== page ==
Unveiled in 1998, Bluetooth is designed to replace cables between other mobiles as well headsets, home computers and printers. Bluetooth transits in the 2.4GHz radio frequency waveband and can can transfer data at speeds of up to 720Kbps within a range of 10 metres, but future versions could transmit up to 100 metres with a power boost.

Bluejacking is fairly simple. Turn your phone’s Bluetooth on and allow it to be ‘discoverable’ by other Bluetooth phones. Create a contact in your address book using your message as the name, with a message such as ‘you’ve been Bluejacked!’. Search for a Bluetooth-enabled phones within range and send the contact to them.

It’s also possible to send a photo, perhaps of yourself, to your bluejack victim. More sinisterly one might take a mobile camera picture of the victim and send it to them via the Bluetooth connection. Good spots for bluejacking are anywhere crowds of people gather, and it’s even possible to Bluejack in underground stations.

Although it sounds new, the idea of a ‘discoverable’ personalised device has been around for a while. Several years ago a device was developed in Japan enabling two like-minded people to be alerted when someone else matching their profile was nearby. The idea never really took off, but with ubiquitous Bluetooth phones, the idea’s time may have come given that it is entirely free to access – no 10p text messages or finding your prospective lover lives 200 miles away.

But knowing what people are capable of, Bluejacking could easily have a darker side than mere teenage pranks. Unsolicited messaging is unlikely to be welcomed and technically illegal. And without the filter of having to sign up to an SMS service, Bluejacking would be an entirely unregulated means of communication. Similar to the Internet, but unlike the Internet, used to communicate with strangers less than ten metres away from where you stand.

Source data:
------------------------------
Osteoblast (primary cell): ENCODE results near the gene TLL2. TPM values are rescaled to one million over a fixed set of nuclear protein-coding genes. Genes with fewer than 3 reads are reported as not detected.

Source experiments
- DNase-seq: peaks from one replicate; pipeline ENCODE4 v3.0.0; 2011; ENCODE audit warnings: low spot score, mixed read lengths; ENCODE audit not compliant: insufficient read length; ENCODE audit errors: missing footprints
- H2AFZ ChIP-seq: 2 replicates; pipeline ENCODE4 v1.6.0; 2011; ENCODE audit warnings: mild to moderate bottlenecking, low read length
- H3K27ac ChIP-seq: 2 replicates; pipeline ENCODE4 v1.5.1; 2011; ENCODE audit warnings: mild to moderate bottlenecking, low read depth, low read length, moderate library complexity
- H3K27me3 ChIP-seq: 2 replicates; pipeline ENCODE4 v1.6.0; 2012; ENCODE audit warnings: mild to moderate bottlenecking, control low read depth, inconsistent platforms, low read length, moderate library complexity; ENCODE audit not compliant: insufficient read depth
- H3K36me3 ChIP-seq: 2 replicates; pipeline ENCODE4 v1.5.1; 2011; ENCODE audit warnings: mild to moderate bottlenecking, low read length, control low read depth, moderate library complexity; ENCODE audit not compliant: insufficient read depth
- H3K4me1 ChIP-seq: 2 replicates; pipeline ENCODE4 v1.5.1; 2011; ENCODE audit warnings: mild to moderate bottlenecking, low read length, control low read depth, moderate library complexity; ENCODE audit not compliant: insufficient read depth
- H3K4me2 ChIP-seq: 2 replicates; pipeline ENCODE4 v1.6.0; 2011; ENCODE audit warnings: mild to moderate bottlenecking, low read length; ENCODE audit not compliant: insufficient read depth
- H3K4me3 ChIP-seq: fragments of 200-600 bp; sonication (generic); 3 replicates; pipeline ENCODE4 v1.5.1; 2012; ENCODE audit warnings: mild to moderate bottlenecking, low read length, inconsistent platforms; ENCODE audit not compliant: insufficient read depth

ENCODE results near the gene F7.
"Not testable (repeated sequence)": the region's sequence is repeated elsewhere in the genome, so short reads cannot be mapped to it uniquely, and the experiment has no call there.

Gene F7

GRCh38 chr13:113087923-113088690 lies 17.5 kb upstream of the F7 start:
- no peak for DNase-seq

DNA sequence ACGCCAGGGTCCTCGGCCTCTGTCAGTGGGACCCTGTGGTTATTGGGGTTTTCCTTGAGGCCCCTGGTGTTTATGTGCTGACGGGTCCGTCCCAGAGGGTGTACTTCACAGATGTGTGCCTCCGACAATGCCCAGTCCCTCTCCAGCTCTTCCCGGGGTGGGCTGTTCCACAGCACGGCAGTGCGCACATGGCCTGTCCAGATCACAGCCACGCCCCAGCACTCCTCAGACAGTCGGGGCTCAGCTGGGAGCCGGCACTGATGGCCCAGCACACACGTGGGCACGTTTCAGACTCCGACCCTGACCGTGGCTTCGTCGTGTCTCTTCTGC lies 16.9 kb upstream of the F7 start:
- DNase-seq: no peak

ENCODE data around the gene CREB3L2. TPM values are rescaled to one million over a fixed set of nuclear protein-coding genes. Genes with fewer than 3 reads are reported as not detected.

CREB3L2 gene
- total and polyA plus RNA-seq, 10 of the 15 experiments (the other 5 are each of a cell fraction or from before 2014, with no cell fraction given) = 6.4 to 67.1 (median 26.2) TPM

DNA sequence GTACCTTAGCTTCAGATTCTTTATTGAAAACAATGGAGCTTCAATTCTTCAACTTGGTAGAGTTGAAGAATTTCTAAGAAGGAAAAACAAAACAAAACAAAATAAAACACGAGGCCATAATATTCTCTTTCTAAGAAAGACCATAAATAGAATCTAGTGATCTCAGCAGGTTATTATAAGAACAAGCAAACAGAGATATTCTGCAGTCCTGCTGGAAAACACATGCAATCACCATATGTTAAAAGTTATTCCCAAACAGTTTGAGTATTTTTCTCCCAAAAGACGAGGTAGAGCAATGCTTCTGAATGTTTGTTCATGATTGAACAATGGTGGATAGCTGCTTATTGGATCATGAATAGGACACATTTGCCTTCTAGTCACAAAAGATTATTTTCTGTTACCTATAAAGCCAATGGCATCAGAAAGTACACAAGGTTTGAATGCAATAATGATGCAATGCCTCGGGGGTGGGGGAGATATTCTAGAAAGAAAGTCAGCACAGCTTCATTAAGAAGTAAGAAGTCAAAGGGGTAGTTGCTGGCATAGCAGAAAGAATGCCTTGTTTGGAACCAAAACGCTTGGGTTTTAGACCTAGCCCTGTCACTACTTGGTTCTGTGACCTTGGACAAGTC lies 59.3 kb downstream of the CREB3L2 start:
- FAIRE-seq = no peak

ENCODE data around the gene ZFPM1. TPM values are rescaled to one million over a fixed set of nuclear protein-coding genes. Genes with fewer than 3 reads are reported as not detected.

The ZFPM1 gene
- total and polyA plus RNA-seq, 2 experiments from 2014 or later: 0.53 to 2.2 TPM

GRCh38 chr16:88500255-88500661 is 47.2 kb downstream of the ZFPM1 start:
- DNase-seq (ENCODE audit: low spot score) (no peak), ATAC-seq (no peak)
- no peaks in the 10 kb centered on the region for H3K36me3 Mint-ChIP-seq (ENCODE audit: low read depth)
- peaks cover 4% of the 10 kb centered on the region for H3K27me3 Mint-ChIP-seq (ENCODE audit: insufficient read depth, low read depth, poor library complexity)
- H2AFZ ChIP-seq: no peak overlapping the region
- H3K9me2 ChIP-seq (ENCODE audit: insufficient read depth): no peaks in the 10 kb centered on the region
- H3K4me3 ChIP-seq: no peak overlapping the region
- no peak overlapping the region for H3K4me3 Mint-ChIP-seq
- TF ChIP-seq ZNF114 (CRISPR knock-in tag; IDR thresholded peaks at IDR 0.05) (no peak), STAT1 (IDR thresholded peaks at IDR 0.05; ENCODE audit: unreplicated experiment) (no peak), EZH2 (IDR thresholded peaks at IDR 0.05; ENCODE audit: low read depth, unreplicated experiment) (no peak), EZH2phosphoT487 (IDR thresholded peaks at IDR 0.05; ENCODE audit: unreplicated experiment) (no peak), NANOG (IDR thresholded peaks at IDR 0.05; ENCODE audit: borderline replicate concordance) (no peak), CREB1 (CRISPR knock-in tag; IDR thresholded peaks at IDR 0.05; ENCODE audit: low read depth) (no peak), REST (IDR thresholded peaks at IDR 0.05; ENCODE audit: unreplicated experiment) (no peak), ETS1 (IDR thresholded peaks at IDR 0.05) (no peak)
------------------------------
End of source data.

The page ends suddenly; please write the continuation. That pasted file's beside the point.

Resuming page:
However, to oil the wheels of anonymity offers users the ability to register and make their user name their Bluejacking alias.

The practice could even – eventually – lead to prostitutes using a form of Bluejacking to find clients, and vice versa. The possibilities for sexual harrassment, illegal commercial spamming and sheer annoyance are, unfortunately, endless, although it’s possible to block anonymous messaging. There is also the problem of accidentally sending your phone number with your Bluejack message, exposing yourself to nuisance calls.